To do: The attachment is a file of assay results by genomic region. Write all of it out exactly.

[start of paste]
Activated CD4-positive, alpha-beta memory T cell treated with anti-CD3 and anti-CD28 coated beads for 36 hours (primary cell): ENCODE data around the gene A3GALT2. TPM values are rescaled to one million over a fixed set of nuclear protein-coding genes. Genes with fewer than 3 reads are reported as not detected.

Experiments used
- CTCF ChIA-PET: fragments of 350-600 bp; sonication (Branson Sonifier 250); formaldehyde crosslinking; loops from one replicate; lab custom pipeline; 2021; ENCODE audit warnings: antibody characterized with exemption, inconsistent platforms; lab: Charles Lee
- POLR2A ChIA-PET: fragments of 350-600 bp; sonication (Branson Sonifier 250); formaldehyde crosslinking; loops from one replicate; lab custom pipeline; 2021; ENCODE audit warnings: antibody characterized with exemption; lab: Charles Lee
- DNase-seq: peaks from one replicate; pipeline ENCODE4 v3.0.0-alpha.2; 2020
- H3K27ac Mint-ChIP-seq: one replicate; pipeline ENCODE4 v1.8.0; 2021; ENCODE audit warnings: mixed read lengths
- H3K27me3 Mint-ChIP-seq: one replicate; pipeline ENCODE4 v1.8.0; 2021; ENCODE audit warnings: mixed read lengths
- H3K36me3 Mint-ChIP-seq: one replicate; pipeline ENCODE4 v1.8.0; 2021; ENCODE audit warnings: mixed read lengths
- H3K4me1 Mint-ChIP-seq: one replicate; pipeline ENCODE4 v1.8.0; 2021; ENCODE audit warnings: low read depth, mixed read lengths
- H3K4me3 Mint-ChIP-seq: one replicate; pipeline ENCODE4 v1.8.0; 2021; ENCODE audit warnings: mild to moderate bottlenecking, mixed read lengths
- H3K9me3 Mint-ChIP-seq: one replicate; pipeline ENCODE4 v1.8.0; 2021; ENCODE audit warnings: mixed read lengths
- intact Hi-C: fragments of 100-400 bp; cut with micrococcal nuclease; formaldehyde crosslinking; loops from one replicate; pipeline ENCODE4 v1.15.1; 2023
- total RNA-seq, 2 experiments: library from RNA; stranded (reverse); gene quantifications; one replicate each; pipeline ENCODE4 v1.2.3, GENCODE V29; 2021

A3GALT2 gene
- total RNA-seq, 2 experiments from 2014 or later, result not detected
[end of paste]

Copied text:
Activated CD4-positive, alpha-beta memory T cell treated with anti-CD3 and anti-CD28 coated beads for 36 hours (primary cell): ENCODE data around the gene A3GALT2. TPM values are rescaled to one million over a fixed set of nuclear protein-coding genes. Genes with fewer than 3 reads are reported as not detected.

Experiments used
- CTCF ChIA-PET: fragments of 350-600 bp; sonication (Branson Sonifier 250); formaldehyde crosslinking; loops from one replicate; lab custom pipeline; 2021; ENCODE audit warnings: antibody characterized with exemption, inconsistent platforms; lab: Charles Lee
- POLR2A ChIA-PET: fragments of 350-600 bp; sonication (Branson Sonifier 250); formaldehyde crosslinking; loops from one replicate; lab custom pipeline; 2021; ENCODE audit warnings: antibody characterized with exemption; lab: Charles Lee
- DNase-seq: peaks from one replicate; pipeline ENCODE4 v3.0.0-alpha.2; 2020
- H3K27ac Mint-ChIP-seq: one replicate; pipeline ENCODE4 v1.8.0; 2021; ENCODE audit warnings: mixed read lengths
- H3K27me3 Mint-ChIP-seq: one replicate; pipeline ENCODE4 v1.8.0; 2021; ENCODE audit warnings: mixed read lengths
- H3K36me3 Mint-ChIP-seq: one replicate; pipeline ENCODE4 v1.8.0; 2021; ENCODE audit warnings: mixed read lengths
- H3K4me1 Mint-ChIP-seq: one replicate; pipeline ENCODE4 v1.8.0; 2021; ENCODE audit warnings: low read depth, mixed read lengths
- H3K4me3 Mint-ChIP-seq: one replicate; pipeline ENCODE4 v1.8.0; 2021; ENCODE audit warnings: mild to moderate bottlenecking, mixed read lengths
- H3K9me3 Mint-ChIP-seq: one replicate; pipeline ENCODE4 v1.8.0; 2021; ENCODE audit warnings: mixed read lengths
- intact Hi-C: fragments of 100-400 bp; cut with micrococcal nuclease; formaldehyde crosslinking; loops from one replicate; pipeline ENCODE4 v1.15.1; 2023
- total RNA-seq, 2 experiments: library from RNA; stranded (reverse); gene quantifications; one replicate each; pipeline ENCODE4 v1.2.3, GENCODE V29; 2021

A3GALT2 gene
- total RNA-seq, 2 experiments from 2014 or later, result not detected